Diffuse Damage Accumulation in the Fracture Process Zone of Human Cortical Bone Specimens and Its Influence on Fracture Toughness
Journal of Materials Science: Materials in Medicine
This study was concerned with the mechanics and micromechanisms of diffuse (ultrastructural) damage occurrence in human tibial cortical bone specimens subjected to tension–tension fatigue. A nondestructive technique was developed for damage assessment on the surfaces of intact compact tension specimens using laser scanning confocal microscopy. Results indicated that diffuse damage initiates as a result of fractures in the inter-canalicular regions. Subsequent growth of those microscopic flaws demonstrated multiple deflections from their paths due to 3D spatial distribution of microscopic porosities (lacunae–canalicular porosities) and the stress-concentrating effects of lacunae. Damage dominating effects in the early stages of fatigue had been verified by the observed variations of the fracture toughness due to artificially induced amounts of damage. Toughening behavior was observed as a function of diffuse damage.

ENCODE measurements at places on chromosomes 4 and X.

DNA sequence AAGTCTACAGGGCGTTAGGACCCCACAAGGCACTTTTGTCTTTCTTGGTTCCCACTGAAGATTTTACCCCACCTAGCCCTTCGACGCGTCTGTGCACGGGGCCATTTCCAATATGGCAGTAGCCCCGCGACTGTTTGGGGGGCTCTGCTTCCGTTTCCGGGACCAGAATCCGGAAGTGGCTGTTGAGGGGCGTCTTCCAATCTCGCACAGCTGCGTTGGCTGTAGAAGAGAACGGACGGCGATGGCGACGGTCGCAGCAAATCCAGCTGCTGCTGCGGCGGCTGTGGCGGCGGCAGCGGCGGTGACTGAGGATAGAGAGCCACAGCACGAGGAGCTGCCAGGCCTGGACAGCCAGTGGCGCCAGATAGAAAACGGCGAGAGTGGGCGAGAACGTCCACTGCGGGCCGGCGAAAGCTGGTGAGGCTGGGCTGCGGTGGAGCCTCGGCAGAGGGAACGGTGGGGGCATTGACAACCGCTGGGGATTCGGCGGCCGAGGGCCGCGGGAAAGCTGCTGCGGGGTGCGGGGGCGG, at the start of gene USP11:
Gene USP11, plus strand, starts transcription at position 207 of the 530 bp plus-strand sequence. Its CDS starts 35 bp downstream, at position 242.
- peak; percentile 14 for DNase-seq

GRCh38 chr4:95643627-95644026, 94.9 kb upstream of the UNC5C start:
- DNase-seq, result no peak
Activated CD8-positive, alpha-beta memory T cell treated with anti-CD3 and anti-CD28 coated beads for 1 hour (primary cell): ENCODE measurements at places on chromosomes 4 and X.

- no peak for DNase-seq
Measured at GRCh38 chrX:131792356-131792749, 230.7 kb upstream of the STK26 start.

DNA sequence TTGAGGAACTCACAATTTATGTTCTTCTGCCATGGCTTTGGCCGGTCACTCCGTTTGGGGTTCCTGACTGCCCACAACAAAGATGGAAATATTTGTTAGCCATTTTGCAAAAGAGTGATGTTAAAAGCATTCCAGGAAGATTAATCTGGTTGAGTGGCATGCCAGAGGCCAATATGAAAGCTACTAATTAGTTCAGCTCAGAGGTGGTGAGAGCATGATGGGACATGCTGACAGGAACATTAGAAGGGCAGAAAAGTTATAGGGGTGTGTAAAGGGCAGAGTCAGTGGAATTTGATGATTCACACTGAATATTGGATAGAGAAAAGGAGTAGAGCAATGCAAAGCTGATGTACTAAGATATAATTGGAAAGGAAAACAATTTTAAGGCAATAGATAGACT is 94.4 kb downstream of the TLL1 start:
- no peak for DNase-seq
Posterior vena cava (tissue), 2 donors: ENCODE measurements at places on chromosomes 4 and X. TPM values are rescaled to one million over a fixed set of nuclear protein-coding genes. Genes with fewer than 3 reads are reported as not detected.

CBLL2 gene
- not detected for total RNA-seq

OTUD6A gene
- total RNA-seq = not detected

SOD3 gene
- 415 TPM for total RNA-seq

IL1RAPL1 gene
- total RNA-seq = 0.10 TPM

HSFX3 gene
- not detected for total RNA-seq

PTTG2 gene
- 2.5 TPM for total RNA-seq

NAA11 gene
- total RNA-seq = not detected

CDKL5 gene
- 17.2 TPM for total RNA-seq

Parsamian, G. P. and Norman, Timothy L., "Diffuse Damage Accumulation in the Fracture Process Zone of Human Cortical Bone Specimens and Its Influence on Fracture Toughness" (2001). Engineering and Computer Science Faculty Publications. 214.